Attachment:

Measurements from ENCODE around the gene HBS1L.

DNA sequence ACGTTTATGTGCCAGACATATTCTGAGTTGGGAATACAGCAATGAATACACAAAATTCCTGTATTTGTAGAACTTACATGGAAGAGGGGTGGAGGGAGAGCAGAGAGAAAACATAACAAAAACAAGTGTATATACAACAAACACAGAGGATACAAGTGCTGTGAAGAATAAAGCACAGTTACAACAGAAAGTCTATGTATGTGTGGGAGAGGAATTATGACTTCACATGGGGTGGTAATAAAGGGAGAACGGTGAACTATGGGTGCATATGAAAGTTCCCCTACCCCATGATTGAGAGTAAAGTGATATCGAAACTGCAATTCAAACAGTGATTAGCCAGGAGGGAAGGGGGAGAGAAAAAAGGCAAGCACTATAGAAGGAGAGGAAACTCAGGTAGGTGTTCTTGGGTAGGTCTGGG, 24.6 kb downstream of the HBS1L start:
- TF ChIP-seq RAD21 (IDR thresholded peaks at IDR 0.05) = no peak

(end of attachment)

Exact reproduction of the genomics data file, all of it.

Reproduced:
Measurements from ENCODE around the gene HBS1L.

DNA sequence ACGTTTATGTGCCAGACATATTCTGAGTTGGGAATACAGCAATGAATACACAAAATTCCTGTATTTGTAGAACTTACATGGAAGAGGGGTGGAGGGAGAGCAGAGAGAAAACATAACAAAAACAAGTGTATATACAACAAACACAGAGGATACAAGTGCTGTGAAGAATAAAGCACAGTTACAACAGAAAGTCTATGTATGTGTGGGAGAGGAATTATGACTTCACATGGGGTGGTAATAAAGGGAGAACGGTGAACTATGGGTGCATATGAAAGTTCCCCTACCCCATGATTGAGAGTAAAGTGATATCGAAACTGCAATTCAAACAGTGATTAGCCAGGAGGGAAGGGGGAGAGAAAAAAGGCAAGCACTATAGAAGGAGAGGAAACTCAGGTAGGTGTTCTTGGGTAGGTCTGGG, 24.6 kb downstream of the HBS1L start:
- TF ChIP-seq RAD21 (IDR thresholded peaks at IDR 0.05) = no peak